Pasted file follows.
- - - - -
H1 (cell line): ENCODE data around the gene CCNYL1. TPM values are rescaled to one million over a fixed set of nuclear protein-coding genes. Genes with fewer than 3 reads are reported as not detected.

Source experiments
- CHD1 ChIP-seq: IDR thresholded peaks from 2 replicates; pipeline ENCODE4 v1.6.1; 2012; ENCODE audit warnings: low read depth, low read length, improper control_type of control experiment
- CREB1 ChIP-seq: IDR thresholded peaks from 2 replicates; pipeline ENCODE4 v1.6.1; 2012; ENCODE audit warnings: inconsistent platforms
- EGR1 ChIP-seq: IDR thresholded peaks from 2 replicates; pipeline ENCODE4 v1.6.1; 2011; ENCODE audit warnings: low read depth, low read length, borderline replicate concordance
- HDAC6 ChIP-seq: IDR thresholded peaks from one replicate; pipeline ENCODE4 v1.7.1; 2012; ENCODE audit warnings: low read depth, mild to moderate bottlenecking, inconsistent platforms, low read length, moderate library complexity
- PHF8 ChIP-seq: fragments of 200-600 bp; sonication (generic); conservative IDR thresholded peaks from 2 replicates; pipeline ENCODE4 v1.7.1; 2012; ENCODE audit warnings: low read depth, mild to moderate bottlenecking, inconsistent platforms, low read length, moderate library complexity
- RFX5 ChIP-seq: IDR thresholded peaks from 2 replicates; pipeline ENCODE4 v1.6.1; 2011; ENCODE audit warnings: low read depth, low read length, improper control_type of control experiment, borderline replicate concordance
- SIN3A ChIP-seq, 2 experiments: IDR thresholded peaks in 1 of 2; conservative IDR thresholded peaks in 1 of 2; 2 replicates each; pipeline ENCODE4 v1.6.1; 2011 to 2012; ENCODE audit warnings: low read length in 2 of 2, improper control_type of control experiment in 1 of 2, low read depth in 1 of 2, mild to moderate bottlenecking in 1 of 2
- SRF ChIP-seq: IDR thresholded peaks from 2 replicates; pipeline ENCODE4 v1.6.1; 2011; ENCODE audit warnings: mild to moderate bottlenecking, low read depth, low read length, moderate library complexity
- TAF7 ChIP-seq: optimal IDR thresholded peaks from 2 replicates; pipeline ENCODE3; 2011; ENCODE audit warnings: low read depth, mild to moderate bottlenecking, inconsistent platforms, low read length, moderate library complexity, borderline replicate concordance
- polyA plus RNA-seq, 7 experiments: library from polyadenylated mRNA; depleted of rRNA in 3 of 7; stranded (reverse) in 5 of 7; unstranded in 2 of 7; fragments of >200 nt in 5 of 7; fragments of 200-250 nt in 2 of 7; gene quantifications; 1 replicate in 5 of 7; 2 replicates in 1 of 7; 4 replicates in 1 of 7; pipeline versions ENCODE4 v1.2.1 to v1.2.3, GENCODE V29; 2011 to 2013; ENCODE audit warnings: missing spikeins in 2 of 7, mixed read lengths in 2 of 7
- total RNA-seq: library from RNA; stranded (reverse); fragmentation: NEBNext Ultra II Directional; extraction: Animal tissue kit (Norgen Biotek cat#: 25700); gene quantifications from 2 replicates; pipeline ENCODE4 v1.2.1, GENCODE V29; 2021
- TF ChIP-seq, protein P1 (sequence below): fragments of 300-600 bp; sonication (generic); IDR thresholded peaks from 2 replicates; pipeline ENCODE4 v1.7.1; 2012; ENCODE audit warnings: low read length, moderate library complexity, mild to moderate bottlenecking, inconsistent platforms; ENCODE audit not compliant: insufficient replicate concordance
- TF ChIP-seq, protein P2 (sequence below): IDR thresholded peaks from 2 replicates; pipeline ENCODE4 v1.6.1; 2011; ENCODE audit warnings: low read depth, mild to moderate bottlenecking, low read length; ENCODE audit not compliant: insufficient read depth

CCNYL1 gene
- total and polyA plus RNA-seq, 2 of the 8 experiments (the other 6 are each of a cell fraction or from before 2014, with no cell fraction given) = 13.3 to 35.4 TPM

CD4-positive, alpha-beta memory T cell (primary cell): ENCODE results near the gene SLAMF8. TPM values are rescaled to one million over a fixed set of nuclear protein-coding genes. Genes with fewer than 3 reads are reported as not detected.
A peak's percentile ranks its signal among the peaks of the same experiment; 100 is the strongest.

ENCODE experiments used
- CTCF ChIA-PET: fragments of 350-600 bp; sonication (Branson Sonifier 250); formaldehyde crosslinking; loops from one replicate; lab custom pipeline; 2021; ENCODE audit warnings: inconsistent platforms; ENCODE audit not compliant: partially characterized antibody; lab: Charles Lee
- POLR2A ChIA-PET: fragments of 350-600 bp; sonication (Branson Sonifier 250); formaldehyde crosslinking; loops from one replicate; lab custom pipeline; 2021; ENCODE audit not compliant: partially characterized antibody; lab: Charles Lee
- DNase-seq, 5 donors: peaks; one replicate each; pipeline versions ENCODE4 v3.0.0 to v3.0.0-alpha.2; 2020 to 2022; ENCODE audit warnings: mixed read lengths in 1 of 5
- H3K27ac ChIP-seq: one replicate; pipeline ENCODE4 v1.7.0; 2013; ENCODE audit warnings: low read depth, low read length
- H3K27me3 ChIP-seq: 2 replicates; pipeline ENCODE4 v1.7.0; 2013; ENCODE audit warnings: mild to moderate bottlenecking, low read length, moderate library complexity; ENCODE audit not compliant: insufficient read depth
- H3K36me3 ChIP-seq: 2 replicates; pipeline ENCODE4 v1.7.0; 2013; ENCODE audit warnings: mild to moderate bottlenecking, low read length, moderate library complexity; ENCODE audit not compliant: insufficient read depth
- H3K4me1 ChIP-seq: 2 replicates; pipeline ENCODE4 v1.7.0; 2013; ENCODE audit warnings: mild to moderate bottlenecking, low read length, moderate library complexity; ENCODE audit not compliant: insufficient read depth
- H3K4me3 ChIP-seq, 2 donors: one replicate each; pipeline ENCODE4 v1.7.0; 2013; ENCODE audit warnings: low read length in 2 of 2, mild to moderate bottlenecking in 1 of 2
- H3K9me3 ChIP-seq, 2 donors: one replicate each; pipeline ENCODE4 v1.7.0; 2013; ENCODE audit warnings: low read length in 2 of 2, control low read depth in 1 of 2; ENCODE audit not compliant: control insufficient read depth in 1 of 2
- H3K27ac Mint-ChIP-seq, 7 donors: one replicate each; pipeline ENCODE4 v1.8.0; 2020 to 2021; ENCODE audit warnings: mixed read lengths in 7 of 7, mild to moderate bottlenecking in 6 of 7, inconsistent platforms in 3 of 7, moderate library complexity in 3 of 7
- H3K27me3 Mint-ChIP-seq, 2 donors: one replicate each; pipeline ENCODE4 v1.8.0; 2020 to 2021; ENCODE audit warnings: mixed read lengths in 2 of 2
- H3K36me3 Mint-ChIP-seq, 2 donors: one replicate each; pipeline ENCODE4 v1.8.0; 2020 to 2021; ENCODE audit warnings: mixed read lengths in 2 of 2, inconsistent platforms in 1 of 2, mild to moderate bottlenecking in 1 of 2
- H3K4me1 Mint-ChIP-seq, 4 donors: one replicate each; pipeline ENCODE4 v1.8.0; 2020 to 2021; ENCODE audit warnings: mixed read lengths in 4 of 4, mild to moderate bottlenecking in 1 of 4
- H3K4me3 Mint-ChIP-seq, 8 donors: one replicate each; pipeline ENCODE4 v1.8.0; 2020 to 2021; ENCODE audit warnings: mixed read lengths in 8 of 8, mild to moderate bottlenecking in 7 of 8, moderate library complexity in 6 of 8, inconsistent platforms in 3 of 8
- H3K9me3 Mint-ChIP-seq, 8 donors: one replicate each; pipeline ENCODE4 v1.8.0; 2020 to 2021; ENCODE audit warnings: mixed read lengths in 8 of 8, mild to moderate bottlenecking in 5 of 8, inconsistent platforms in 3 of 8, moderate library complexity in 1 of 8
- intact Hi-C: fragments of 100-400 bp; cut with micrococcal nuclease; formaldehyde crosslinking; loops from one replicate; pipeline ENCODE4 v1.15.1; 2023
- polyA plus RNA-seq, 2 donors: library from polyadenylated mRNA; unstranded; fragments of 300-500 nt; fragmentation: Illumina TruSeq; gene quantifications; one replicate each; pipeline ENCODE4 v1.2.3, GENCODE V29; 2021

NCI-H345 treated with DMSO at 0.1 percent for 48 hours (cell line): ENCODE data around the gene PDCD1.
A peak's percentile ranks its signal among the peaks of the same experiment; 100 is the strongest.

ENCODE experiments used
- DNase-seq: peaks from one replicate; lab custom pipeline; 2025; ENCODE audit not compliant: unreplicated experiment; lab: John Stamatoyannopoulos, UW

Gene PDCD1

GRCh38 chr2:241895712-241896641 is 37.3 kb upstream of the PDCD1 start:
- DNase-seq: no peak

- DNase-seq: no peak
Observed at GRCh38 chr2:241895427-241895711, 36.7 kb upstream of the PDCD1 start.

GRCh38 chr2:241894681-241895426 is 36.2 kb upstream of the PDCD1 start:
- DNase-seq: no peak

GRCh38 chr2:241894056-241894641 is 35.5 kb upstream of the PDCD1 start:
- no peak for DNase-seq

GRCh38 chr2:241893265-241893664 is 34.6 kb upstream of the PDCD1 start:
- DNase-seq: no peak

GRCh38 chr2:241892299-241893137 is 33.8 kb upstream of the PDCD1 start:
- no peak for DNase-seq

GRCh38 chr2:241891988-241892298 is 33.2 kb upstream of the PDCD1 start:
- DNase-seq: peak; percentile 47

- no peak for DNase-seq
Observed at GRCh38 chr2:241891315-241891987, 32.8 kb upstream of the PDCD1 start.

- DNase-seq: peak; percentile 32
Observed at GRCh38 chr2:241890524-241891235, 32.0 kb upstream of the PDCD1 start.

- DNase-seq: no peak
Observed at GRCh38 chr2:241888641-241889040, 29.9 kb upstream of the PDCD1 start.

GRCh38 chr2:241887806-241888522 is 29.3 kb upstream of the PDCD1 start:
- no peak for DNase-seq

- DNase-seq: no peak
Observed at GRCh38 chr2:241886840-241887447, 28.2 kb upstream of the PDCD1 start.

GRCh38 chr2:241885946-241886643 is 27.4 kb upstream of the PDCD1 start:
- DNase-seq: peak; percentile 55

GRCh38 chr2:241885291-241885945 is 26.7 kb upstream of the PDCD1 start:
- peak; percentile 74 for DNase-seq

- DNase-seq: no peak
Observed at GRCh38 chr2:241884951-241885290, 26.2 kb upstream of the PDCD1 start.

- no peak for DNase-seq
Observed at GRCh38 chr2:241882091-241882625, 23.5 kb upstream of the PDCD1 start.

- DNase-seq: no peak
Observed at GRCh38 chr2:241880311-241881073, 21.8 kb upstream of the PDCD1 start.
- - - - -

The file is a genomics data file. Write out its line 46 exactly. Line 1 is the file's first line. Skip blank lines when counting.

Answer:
Observed at GRCh38 chr2:241895427-241895711, 36.7 kb upstream of the PDCD1 start.